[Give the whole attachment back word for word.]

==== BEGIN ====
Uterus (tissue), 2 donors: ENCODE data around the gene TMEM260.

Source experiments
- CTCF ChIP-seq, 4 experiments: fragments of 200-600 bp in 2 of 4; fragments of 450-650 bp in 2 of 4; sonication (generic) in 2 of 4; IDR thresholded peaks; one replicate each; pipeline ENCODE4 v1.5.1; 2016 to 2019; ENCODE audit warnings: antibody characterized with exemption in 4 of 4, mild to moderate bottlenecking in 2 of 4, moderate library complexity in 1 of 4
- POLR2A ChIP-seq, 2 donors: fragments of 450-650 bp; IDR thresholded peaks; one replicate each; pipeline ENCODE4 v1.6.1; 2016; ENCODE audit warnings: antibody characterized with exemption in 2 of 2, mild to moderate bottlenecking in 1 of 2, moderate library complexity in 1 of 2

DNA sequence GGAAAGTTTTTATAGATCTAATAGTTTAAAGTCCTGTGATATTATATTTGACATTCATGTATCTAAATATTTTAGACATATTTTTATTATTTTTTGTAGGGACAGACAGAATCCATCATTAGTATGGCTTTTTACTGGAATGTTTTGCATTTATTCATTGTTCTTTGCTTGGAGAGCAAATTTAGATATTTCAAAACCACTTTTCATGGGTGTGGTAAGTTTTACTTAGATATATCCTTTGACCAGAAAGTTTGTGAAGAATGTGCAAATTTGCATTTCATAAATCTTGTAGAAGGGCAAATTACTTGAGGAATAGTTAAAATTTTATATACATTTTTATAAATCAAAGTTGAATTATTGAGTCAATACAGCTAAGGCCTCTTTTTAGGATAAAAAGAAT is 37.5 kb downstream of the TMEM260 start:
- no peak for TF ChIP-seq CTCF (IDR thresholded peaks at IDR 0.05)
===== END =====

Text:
Uterus (tissue), 2 donors: ENCODE data around the gene TMEM260.

Source experiments
- CTCF ChIP-seq, 4 experiments: fragments of 200-600 bp in 2 of 4; fragments of 450-650 bp in 2 of 4; sonication (generic) in 2 of 4; IDR thresholded peaks; one replicate each; pipeline ENCODE4 v1.5.1; 2016 to 2019; ENCODE audit warnings: antibody characterized with exemption in 4 of 4, mild to moderate bottlenecking in 2 of 4, moderate library complexity in 1 of 4
- POLR2A ChIP-seq, 2 donors: fragments of 450-650 bp; IDR thresholded peaks; one replicate each; pipeline ENCODE4 v1.6.1; 2016; ENCODE audit warnings: antibody characterized with exemption in 2 of 2, mild to moderate bottlenecking in 1 of 2, moderate library complexity in 1 of 2

DNA sequence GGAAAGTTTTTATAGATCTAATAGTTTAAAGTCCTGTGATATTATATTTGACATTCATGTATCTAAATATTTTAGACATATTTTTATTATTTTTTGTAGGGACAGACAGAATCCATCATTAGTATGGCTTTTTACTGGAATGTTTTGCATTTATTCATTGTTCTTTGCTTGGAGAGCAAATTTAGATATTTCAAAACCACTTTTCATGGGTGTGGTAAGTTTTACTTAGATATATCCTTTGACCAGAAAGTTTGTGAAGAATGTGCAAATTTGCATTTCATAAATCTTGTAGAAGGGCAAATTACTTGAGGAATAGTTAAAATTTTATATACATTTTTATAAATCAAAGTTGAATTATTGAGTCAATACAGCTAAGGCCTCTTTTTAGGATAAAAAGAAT is 37.5 kb downstream of the TMEM260 start:
- no peak for TF ChIP-seq CTCF (IDR thresholded peaks at IDR 0.05)